# small structures passing

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I wonder if  such small structures that size is up to given architecture procesor word size like

struct Color {unsigned char a,r,g,b;}

struct Int32Pair {Int32 x,y;}   // on 64 bit architecture

are guaranteed to be passed and returned in quick one registry way?

same with returning sse work types like _m128 (i mean in intermodular calls

not inline)

or are thay wasted by doing ram copies in calls?

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Have a look on the ABI (application binary interface) of the compiler and/or operating system.

Because many libraries come with the operating system the operating system defines some standard for passing parameters to functions and how they can be stored in registers instead moving them accross the stack.

This is what the ABI is for. If some special passing mechanism is used it must be made sure that you do not link diffent calling conventions (ABIs) together. If I remember right there has been in the history of MS compilers a calling convention "fast call" that used nearly all registers to pass parameters. To make sure that the caller is aware of it the linker symbols for such functions has prepended an @. This way they make sure not to call a fastcall function from some code that is not aware of this.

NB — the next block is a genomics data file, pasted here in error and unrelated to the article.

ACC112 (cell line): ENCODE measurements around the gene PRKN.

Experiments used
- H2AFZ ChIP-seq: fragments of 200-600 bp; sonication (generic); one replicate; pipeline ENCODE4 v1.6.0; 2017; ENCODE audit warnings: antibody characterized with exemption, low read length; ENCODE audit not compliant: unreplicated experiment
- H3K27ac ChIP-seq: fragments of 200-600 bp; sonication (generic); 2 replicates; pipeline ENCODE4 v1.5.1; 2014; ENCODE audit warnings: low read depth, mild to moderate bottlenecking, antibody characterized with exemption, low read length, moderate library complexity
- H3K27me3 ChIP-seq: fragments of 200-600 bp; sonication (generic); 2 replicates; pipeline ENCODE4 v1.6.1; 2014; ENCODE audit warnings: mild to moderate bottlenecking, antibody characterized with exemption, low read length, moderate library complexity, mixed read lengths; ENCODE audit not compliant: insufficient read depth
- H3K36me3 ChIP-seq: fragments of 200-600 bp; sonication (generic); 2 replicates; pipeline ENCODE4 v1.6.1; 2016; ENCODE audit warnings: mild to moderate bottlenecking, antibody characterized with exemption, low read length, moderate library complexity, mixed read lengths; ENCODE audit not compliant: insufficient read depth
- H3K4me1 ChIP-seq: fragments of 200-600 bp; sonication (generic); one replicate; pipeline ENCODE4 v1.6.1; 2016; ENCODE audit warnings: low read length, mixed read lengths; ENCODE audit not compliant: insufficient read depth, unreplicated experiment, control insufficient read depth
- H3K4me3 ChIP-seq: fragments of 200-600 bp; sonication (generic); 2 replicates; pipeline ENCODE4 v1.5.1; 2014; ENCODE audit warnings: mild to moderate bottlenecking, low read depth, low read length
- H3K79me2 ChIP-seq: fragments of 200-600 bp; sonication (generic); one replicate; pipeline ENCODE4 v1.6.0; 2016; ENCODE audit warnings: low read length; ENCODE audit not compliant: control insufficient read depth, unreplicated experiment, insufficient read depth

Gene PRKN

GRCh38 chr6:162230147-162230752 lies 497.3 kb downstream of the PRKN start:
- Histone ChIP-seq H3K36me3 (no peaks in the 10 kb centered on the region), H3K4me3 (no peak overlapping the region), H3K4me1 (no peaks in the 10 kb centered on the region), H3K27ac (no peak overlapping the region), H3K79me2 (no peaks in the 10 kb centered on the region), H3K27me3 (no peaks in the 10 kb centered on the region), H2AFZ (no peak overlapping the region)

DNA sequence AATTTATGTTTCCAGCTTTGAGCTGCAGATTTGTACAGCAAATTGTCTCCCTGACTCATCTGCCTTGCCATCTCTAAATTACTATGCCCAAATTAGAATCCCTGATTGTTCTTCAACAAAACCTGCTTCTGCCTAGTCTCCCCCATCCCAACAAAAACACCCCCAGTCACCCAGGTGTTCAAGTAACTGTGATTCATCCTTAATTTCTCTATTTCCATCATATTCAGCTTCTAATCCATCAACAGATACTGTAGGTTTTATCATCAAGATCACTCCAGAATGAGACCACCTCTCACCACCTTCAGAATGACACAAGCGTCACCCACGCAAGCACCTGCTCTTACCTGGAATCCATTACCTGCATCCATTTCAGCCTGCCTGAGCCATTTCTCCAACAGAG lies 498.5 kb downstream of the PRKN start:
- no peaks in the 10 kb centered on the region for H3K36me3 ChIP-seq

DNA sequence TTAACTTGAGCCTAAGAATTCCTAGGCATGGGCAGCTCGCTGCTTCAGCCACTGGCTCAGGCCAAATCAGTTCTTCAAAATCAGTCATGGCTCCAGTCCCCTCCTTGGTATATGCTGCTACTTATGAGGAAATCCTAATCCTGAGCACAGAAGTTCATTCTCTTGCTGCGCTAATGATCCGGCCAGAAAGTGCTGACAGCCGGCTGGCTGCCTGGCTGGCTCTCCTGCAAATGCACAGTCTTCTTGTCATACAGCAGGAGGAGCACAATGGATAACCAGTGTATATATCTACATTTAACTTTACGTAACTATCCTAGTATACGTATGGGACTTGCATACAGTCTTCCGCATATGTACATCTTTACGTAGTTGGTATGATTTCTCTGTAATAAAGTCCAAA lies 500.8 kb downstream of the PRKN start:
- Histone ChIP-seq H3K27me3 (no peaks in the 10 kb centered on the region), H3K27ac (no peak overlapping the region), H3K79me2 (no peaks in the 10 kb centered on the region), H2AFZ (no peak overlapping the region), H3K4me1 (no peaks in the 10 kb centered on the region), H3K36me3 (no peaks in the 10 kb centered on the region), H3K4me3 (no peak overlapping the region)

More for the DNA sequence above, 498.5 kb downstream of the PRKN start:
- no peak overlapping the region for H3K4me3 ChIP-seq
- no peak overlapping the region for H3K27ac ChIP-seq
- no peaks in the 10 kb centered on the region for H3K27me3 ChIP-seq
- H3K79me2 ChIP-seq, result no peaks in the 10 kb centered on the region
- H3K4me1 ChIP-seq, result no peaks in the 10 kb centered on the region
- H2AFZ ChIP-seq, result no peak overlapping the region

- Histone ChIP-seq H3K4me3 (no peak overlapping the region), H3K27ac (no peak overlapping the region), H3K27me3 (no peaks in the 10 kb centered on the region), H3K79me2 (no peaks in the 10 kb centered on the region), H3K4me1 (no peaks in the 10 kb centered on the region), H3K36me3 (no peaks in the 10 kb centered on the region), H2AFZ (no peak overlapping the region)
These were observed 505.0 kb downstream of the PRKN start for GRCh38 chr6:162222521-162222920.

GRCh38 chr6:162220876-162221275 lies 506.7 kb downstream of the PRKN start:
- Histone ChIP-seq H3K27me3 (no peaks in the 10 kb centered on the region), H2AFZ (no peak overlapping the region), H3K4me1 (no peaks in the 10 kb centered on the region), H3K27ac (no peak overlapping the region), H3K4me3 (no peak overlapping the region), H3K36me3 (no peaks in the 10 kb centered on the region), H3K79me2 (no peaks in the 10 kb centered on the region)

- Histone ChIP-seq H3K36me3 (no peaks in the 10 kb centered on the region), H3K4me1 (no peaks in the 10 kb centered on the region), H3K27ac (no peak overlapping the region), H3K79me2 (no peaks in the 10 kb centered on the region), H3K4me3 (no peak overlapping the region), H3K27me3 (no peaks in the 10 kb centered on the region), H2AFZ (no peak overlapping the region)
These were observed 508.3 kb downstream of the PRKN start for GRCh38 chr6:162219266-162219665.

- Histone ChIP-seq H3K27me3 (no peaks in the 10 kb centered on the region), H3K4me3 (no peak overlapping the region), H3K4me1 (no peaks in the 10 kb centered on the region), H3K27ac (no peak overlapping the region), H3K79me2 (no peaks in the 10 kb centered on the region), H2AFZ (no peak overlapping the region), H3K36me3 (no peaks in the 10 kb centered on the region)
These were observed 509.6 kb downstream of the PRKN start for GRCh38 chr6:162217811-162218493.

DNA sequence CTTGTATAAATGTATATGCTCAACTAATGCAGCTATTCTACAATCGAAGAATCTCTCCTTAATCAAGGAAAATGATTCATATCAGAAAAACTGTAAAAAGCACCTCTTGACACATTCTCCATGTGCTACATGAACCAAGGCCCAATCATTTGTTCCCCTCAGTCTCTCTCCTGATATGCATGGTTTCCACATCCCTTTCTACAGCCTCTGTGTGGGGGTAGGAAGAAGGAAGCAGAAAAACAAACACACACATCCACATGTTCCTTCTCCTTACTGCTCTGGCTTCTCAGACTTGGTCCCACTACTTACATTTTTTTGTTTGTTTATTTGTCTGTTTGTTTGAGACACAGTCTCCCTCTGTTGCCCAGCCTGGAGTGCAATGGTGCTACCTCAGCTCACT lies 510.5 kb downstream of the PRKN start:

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Have a look on the ABI (application binary interface) of the compiler and/or operating system.

Because many libraries come with the operating system the operating system defines some standard for passing parameters to functions and how they can be stored in registers instead moving them accross the stack.

This is what the ABI is for. If some special passing mechanism is used it must be made sure that you do not link diffent calling conventions (ABIs) together. If I remember right there has been in the history of MS compilers a calling convention "fast call" that used nearly all registers to pass parameters. To make sure that the caller is aware of it the linker symbols for such functions has prepended an @. This way they make sure not to call a fastcall function from some code that is not aware of this.